Today's student newspapers bring two mischaracterizations of Campus Watch.
Hina Ahmed, a columnist for the student newspaper, Pipe Dream, at SUNY Binghamton, seems to think that Campus Watch possesses police powers.
In a column published today, titled "Freedom and Justice for Some, Division for the Most Part," she defends Khalil Gibran International Academy in New York City. Part of that defense involves an awkward attempt to tie opposition to the school to the Bush administration, which in turn leads Ahmed to make a statement that is uninformed on several levels:
What is this strong opposition to the school saying about freedom of speech and race in our country? If our education is being controlled, how can we stand for a democracy?
This is not the first time that education on the Middle East has been scrutinized. Programs such as Campus Watch, founded in 2002 by Daniel Pipes, is a perfect example of the control the government is executing over our education system.
To begin with the obvious: KGIA is a public school, and public schools are, by definition, controlled by the government. How does Ahmed think they are funded? Why does she think school boards are elected by voters? (Hint: those voters pay the taxes that support public schools.) And surely scrutiny, per se, is a good thing when directed at the use of public funds, whether for education or other purposes.
Beyond that, however, she grossly mischaracterizes Campus Watch by calling it a "perfect example of the control the government is executing over our education system."
Come again? Campus Watch is not a government entity. It has no legal power, cannot issue subpoenas, collect taxes, censor anyone in any way, or in any form or fashion act as an agent of the government. Rather, it is a program of the Middle East Forum, a nonprofit, tax-exempt organization recognized as such by the IRS under section 501 (c)(3) of the tax code. So is the American Heart Association, the Brookings Institution, and thousands of other organizations nationwide. It accepts no government funds, seeks no governmental power, and couldn't obtain any if it tried.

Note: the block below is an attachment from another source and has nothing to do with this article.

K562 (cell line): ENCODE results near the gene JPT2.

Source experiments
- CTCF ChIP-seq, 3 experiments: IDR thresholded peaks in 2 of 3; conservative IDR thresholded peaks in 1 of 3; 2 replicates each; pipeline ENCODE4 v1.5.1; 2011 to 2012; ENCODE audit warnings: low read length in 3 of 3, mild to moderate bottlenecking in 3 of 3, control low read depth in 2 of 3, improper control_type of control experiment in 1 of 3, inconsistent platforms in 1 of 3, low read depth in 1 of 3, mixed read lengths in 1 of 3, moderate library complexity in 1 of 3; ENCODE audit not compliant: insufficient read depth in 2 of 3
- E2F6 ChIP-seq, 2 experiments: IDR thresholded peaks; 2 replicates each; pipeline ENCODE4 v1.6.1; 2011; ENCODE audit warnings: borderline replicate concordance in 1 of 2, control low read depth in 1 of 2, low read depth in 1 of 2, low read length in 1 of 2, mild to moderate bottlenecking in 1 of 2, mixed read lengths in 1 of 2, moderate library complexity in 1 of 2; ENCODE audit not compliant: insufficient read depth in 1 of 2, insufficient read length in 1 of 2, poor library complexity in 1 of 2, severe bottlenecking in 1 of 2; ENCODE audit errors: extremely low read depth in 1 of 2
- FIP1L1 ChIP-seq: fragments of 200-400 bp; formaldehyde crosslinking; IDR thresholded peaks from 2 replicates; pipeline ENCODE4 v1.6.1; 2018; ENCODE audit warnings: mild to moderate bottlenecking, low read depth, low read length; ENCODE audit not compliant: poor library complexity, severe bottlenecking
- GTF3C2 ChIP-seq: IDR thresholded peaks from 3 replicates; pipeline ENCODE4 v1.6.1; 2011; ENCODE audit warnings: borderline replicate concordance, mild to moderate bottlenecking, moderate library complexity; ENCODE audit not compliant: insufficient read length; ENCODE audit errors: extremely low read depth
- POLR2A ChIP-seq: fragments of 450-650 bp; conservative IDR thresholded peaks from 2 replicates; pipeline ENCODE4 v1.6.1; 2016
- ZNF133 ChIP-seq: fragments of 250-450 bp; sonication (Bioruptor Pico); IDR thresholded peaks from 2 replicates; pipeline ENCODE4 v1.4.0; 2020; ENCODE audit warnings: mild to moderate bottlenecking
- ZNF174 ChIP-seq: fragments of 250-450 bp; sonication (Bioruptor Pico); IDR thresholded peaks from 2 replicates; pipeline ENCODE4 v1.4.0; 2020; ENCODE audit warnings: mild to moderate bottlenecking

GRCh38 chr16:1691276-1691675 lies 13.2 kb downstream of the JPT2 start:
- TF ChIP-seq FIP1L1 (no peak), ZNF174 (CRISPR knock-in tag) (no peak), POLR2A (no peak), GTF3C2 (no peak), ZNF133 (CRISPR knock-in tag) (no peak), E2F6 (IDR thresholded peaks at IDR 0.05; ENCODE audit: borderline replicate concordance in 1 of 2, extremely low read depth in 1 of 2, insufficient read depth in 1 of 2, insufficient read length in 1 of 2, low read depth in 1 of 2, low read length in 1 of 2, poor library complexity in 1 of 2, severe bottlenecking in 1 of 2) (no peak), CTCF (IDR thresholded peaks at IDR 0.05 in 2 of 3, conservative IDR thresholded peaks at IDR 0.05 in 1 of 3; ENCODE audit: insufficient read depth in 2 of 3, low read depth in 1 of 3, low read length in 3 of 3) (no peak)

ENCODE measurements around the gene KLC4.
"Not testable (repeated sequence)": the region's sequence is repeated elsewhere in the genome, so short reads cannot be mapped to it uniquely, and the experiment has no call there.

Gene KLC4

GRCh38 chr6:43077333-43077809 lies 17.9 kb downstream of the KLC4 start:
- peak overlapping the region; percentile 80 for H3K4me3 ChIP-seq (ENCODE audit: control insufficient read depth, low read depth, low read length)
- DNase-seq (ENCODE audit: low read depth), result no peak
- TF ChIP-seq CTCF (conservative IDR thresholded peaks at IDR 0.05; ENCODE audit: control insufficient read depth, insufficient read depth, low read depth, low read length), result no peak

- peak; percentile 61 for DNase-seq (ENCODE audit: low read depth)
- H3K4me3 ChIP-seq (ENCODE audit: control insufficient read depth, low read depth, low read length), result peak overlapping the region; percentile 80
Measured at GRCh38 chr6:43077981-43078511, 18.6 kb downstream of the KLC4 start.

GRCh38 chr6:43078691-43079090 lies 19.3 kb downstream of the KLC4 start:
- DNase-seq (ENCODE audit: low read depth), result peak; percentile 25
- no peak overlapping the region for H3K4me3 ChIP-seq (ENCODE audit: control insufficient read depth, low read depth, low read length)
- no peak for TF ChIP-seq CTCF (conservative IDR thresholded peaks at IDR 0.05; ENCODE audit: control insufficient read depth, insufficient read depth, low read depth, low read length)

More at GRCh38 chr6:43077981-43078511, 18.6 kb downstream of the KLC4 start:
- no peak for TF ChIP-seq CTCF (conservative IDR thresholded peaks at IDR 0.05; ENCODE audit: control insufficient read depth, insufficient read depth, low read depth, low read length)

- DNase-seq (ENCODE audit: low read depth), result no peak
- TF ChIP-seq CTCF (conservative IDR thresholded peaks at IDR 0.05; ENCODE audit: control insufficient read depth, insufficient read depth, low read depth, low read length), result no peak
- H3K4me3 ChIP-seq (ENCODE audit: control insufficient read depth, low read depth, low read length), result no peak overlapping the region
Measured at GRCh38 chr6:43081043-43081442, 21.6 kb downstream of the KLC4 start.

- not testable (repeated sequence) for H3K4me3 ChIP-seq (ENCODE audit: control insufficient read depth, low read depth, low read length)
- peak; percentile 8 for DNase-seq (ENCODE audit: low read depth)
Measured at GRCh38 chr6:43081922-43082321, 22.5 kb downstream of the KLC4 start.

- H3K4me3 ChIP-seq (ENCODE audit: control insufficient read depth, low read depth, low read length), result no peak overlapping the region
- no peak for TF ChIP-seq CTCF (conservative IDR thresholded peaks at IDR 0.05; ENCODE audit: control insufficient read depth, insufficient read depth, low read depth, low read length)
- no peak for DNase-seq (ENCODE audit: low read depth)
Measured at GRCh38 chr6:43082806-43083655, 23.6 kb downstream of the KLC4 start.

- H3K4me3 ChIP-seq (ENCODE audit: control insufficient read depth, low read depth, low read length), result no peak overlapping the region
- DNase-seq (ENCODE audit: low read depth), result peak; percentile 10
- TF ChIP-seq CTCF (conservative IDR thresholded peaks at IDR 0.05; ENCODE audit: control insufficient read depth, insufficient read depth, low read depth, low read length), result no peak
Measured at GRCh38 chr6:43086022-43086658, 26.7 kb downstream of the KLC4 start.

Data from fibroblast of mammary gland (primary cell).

The second example comes from the Badger Herald of the University of Wisconsin, Madison. Kyle Szarzynski's op-ed, "Israel Lobby Censors Academic Honesty," is (as the title suggests) tendentious and, like Ahmed's, inaccurate on several levels.
His piece is a defense of former DePaul professor Norman Finkelstein. Of more interest to me, however, is his inaccurate description of Campus Watch:
Dr. Finkelstein's case is not an isolated one. Indeed, it is indicative of an increasingly hostile atmosphere for pro-Palestinian and leftist academics. A perfect example of this trend is the founding of Campus Watch in 2002, a right-wing think tank designed to monitor and silence critics of Israeli and American policy in the university.
First, Campus Watch is not in and of itself a think tank, but rather a project of the think tank mentioned above, the Middle East Forum.
More importantly, CW is not designed to "monitor and silence critics of Israeli and American policy in the university," as Mr. Szarzynski erroneously claims.
We do indeed monitor scholarship in Middle East studies, but not for criticism of Israel or America. Rather, we critique Middle East studies for shoddy scholarship, abuse of students, and the general politicization of academic life common in that field at many North American universities.
And we do not, and cannot, silence anyone. As I noted above, we have no capacity or desire to do so. Our critiques of Middle East studies are performed with an eye to improving them, and we insist on our right to do so, just as we respect the rights of others to disagree with us. How this amounts to silencing anyone, or engaging in censorship, is a mystery.
The crux of the matter is that academics, including those who have influenced the two students who wrote the pieces here under discussion, have for years cried censorship whenever they are criticized. The degree of misinformation exemplified by the writings of these two students, whose universities exude an intellectual atmosphere that prides tendentiousness and political correctness over rigorous research, attests to the malfeasance and derelection of duty so common among members of the Middle East studies establishment.